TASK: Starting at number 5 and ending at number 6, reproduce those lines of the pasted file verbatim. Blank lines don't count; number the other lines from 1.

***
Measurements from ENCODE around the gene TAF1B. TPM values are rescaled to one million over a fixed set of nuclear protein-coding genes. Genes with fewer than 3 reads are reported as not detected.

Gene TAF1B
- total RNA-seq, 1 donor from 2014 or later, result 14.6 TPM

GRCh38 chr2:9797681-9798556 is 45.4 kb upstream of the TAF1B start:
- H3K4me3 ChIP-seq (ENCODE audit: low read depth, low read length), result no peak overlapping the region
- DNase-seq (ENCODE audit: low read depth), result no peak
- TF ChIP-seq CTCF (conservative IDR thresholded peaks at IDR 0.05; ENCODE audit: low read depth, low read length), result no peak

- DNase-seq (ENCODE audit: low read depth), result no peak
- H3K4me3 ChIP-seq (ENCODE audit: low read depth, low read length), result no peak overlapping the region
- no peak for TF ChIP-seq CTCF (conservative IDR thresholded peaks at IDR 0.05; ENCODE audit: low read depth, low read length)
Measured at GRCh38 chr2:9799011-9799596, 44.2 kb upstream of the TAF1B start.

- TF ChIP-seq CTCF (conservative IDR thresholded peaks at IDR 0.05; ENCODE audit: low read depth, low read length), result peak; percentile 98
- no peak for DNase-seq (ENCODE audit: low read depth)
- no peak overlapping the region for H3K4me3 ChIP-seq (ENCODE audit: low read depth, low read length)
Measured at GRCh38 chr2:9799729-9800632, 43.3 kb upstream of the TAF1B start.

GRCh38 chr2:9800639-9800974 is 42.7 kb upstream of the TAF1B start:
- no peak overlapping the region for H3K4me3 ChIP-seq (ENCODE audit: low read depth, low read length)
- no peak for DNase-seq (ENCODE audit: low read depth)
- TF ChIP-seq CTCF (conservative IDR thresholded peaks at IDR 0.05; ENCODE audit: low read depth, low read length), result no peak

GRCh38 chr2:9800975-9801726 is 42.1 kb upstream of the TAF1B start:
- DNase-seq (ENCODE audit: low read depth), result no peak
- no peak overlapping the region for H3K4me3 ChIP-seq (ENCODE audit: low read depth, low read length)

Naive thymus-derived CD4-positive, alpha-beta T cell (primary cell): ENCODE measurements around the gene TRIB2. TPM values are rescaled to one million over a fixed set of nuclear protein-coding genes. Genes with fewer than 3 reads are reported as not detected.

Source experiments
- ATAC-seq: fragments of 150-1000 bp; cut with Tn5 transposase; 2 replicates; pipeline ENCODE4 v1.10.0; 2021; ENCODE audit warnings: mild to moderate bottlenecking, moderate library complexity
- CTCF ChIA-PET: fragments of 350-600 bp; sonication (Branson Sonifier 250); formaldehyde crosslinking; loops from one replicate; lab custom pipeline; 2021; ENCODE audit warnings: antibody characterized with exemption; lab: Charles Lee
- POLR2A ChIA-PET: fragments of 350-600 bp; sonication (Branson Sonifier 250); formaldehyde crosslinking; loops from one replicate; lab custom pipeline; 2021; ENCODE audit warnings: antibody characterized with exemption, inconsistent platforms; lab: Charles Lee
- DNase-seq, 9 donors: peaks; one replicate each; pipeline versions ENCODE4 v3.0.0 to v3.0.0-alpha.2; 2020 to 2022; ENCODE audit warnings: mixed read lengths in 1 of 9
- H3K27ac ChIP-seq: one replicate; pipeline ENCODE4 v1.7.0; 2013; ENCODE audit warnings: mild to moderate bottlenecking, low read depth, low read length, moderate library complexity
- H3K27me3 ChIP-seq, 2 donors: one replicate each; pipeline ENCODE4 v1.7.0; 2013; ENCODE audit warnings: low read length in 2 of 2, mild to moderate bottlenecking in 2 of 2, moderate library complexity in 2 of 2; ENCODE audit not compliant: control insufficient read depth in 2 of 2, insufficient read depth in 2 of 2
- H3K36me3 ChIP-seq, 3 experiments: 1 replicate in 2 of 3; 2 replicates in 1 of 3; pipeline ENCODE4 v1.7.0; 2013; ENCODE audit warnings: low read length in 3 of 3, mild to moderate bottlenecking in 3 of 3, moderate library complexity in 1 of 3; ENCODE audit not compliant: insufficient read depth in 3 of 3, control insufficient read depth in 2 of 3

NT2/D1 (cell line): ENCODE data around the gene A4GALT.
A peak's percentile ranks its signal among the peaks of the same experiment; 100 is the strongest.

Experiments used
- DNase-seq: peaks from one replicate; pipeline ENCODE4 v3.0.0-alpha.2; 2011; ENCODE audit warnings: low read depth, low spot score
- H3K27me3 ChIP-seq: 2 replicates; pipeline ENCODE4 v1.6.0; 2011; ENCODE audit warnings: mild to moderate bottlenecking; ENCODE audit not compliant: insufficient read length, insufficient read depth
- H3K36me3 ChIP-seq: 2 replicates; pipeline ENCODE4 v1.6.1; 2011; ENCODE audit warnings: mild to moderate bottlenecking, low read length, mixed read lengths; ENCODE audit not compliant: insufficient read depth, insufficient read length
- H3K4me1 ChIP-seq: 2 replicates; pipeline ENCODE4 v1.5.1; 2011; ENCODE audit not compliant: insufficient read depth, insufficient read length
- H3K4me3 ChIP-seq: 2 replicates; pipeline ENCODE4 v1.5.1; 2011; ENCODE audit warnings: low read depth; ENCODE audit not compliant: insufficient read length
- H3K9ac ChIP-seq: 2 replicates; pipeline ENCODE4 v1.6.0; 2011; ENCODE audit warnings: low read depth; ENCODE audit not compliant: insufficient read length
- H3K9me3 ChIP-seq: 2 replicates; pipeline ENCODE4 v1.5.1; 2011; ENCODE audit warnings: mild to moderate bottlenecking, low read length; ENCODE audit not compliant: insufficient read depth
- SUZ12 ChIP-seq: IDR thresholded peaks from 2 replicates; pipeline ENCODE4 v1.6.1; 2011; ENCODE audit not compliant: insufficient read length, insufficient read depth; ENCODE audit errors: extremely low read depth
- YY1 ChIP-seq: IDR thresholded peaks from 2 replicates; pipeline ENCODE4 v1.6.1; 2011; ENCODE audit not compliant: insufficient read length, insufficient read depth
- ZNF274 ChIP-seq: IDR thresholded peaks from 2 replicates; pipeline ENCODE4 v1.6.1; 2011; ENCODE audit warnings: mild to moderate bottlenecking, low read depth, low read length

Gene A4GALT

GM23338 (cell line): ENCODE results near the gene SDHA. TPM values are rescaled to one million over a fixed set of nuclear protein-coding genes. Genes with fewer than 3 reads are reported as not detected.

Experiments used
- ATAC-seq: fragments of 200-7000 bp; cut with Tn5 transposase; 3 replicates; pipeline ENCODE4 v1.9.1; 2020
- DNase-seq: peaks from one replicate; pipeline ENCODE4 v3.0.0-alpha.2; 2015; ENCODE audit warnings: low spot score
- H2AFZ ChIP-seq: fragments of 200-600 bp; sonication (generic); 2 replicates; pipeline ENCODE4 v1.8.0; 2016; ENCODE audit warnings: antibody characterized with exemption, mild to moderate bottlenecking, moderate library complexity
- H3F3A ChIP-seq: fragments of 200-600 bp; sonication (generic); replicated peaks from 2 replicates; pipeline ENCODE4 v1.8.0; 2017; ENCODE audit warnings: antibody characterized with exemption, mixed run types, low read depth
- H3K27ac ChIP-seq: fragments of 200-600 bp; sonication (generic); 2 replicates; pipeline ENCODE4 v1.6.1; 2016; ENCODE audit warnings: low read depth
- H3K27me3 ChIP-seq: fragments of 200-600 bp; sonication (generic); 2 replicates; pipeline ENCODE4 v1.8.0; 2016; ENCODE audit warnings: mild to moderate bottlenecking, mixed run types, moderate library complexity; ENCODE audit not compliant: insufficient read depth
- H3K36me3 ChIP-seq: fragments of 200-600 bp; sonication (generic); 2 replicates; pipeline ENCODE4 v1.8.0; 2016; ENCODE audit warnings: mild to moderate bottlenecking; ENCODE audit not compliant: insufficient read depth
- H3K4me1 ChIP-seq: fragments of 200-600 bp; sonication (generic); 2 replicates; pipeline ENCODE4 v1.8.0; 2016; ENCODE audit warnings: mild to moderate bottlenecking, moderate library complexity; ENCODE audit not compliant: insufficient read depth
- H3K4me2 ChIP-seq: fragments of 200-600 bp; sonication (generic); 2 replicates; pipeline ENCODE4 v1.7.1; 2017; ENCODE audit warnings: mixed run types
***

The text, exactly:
- H3K4me3 ChIP-seq (ENCODE audit: low read depth, low read length), result no peak overlapping the region
- DNase-seq (ENCODE audit: low read depth), result no peak